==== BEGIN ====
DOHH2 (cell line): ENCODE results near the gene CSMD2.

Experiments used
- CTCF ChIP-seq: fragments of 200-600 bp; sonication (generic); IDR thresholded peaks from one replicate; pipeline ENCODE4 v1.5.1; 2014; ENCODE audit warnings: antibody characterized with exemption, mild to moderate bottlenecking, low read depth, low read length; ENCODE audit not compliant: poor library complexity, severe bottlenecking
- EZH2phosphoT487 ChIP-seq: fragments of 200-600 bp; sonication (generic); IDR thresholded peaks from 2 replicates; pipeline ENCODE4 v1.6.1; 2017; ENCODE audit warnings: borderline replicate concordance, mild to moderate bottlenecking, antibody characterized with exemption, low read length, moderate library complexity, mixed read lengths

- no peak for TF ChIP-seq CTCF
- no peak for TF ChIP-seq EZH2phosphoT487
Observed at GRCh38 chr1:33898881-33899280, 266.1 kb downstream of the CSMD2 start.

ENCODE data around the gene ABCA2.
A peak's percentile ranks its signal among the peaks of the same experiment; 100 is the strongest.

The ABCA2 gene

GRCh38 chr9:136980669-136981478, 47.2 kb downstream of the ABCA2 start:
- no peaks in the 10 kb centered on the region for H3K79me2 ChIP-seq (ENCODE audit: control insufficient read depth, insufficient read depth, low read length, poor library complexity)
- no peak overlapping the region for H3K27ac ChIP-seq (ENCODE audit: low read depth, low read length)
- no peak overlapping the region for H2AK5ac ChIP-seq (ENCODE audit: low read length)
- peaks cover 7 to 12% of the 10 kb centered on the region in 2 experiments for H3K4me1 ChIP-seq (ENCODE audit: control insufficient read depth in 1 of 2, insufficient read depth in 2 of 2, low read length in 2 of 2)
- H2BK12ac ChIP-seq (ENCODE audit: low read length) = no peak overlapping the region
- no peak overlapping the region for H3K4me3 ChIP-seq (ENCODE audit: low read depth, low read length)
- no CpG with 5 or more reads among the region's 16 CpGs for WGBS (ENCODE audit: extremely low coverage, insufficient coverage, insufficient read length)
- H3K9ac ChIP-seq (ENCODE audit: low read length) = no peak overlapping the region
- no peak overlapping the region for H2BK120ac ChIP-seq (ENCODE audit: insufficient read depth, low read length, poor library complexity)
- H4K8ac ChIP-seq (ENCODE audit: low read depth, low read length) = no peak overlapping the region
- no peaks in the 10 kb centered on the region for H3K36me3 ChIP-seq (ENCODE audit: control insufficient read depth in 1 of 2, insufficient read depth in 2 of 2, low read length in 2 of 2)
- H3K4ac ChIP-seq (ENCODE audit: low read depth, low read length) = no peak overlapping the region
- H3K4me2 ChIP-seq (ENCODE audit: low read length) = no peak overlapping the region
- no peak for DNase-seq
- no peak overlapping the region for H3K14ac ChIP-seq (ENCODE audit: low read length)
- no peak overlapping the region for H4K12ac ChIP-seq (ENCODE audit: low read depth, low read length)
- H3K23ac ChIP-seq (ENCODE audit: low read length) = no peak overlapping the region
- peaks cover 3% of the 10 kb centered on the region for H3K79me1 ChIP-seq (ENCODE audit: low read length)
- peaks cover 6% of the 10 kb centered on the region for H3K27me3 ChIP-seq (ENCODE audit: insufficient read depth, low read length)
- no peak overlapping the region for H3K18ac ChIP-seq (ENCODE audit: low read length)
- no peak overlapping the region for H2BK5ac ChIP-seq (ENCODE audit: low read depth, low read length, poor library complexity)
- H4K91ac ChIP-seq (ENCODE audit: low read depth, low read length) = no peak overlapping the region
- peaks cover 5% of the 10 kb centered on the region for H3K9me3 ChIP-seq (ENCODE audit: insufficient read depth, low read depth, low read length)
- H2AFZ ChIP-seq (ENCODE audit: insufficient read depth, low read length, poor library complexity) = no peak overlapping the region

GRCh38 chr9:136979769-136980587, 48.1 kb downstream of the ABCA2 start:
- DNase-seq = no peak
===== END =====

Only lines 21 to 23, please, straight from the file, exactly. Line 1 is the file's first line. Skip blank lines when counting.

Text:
- H4K8ac ChIP-seq (ENCODE audit: low read depth, low read length) = no peak overlapping the region
- no peaks in the 10 kb centered on the region for H3K36me3 ChIP-seq (ENCODE audit: control insufficient read depth in 1 of 2, insufficient read depth in 2 of 2, low read length in 2 of 2)
- H3K4ac ChIP-seq (ENCODE audit: low read depth, low read length) = no peak overlapping the region